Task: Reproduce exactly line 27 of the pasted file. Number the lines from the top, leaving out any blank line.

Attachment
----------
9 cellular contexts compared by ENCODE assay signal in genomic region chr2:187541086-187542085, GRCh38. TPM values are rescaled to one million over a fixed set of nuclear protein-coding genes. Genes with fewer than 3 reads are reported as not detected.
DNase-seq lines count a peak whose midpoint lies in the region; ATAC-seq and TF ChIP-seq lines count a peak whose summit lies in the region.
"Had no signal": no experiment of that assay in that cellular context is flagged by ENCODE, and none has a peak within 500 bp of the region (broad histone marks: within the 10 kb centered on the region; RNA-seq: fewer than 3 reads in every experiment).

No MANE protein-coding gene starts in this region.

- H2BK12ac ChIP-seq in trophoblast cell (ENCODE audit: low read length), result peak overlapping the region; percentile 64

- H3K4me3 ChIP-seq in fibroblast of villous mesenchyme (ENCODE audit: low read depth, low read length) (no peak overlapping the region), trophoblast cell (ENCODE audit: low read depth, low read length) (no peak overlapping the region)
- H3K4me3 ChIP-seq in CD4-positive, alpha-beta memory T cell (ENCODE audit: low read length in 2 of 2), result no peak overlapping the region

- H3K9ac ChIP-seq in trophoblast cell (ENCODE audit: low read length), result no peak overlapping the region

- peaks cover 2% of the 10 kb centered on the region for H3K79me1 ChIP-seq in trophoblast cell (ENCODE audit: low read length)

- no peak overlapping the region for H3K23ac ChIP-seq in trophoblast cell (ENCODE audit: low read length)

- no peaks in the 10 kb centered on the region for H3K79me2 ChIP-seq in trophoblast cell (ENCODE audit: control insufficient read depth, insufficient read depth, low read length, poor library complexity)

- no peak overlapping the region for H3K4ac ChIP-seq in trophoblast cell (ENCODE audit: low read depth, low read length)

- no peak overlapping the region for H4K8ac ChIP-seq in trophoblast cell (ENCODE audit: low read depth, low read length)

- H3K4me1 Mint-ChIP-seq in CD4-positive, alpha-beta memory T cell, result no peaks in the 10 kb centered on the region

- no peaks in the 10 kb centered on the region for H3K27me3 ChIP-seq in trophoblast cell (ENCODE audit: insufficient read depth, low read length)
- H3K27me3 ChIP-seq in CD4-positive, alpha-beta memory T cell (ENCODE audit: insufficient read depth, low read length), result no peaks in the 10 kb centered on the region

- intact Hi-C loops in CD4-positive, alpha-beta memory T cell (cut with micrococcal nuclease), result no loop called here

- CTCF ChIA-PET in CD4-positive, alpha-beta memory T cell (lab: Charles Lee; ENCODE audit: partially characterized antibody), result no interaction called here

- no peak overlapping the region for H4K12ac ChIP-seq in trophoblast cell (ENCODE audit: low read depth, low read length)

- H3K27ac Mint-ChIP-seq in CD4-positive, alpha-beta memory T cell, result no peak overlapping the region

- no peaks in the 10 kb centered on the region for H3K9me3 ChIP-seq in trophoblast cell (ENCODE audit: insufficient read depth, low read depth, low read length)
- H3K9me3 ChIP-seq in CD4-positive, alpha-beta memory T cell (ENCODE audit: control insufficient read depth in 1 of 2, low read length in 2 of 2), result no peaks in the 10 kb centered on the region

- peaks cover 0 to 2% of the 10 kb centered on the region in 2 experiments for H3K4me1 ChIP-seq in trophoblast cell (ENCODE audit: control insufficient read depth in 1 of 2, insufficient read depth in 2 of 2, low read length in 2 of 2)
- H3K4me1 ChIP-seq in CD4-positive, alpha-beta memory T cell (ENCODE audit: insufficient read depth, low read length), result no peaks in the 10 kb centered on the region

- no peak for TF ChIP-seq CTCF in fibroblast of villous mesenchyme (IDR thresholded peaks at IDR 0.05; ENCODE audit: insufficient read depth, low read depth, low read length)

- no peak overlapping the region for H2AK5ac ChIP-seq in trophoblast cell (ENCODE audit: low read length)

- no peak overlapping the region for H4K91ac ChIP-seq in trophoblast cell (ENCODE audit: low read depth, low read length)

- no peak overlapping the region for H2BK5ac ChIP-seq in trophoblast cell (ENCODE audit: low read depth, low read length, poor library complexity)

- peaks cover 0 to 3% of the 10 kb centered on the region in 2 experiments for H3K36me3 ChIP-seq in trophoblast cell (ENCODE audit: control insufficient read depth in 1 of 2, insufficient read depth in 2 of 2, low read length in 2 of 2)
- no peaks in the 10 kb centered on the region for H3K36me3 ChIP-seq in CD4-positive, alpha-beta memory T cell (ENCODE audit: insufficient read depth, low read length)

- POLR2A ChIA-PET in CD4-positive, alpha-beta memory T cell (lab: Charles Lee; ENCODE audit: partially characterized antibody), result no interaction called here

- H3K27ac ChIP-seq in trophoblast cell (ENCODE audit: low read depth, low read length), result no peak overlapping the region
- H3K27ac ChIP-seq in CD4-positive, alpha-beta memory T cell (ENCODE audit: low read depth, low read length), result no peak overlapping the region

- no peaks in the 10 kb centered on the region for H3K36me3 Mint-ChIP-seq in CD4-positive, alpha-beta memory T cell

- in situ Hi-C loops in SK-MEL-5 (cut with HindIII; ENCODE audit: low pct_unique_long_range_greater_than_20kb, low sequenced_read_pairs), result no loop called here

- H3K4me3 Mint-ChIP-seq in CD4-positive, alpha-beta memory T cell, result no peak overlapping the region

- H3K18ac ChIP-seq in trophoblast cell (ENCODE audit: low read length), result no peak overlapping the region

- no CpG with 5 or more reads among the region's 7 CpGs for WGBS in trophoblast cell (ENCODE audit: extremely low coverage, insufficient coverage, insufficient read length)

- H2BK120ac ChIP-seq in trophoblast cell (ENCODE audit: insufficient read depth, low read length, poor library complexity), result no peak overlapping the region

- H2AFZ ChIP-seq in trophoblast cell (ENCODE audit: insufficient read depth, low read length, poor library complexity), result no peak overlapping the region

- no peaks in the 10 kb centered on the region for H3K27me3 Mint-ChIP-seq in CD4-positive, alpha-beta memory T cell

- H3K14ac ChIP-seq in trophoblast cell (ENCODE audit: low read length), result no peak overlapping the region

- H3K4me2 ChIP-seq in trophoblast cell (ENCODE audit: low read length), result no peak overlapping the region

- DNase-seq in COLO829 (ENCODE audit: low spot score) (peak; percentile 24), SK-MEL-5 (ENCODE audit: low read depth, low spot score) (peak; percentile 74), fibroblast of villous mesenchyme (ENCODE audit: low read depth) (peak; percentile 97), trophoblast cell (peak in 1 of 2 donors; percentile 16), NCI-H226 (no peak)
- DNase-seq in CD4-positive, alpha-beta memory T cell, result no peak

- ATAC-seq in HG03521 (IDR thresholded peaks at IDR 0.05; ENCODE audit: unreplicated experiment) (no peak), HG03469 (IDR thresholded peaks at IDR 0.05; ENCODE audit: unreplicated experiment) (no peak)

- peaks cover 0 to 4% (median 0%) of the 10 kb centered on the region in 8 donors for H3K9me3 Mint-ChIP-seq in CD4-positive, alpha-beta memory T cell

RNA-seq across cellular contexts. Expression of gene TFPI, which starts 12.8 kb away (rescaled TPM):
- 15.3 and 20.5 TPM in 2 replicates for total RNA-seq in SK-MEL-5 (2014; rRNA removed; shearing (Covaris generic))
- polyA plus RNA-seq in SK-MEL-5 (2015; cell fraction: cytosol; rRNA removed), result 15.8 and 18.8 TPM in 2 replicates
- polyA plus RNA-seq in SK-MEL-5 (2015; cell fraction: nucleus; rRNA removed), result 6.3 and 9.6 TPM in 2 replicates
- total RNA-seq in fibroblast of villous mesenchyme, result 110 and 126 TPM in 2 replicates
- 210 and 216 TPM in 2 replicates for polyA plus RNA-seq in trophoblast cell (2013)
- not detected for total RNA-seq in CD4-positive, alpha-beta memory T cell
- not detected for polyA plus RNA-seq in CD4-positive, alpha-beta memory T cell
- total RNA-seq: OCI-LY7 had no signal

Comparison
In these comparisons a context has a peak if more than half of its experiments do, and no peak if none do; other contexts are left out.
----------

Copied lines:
- no peak overlapping the region for H4K91ac ChIP-seq in trophoblast cell (ENCODE audit: low read depth, low read length)